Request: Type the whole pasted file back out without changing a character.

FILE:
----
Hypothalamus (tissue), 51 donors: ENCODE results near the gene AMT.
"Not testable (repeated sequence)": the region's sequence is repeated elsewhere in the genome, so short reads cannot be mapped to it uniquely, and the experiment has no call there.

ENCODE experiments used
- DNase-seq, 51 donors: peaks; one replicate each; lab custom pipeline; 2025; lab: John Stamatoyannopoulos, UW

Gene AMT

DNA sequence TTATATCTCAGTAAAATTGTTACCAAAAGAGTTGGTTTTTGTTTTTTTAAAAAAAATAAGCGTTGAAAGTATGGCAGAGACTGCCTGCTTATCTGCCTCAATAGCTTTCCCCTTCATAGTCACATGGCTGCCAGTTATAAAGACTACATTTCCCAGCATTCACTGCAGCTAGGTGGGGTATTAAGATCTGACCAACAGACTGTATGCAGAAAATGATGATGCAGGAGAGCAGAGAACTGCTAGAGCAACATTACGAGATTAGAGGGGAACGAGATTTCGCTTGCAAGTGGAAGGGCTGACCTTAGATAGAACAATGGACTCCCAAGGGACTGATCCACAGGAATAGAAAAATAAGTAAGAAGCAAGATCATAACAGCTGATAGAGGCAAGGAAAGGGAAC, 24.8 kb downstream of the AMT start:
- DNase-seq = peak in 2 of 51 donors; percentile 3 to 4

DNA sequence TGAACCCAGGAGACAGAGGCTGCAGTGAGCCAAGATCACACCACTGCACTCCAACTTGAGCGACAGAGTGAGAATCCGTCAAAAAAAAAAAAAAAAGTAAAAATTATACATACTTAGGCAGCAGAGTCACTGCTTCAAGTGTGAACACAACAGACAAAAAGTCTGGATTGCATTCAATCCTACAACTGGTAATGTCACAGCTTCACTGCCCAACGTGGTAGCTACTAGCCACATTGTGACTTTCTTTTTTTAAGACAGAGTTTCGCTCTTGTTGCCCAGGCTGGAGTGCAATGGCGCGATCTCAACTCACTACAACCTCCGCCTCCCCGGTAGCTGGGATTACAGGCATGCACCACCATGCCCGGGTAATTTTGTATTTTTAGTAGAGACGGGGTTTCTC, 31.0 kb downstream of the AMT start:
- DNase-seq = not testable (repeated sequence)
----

Hypothalamus (tissue), 51 donors: ENCODE results near the gene AMT.
"Not testable (repeated sequence)": the region's sequence is repeated elsewhere in the genome, so short reads cannot be mapped to it uniquely, and the experiment has no call there.

ENCODE experiments used
- DNase-seq, 51 donors: peaks; one replicate each; lab custom pipeline; 2025; lab: John Stamatoyannopoulos, UW

Gene AMT

DNA sequence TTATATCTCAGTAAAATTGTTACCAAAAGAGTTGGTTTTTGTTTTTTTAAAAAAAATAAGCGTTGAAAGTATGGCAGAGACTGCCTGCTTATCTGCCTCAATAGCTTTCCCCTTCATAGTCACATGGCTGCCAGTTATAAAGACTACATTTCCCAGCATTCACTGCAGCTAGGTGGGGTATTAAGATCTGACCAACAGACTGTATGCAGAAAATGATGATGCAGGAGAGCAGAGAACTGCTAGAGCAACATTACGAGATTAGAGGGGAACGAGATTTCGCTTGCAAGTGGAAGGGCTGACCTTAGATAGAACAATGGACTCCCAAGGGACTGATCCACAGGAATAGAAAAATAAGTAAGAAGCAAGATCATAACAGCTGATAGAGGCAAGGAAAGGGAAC, 24.8 kb downstream of the AMT start:
- DNase-seq = peak in 2 of 51 donors; percentile 3 to 4

DNA sequence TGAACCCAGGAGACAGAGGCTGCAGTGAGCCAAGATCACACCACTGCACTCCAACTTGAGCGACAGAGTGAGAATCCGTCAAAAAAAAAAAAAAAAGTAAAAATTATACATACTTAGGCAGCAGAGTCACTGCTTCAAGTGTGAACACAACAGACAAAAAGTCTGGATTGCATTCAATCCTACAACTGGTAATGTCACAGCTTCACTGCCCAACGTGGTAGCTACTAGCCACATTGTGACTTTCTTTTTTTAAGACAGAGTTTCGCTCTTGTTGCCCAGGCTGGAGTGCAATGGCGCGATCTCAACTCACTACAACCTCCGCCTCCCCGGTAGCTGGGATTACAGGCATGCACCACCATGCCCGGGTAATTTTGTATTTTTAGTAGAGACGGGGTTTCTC, 31.0 kb downstream of the AMT start:
- DNase-seq = not testable (repeated sequence)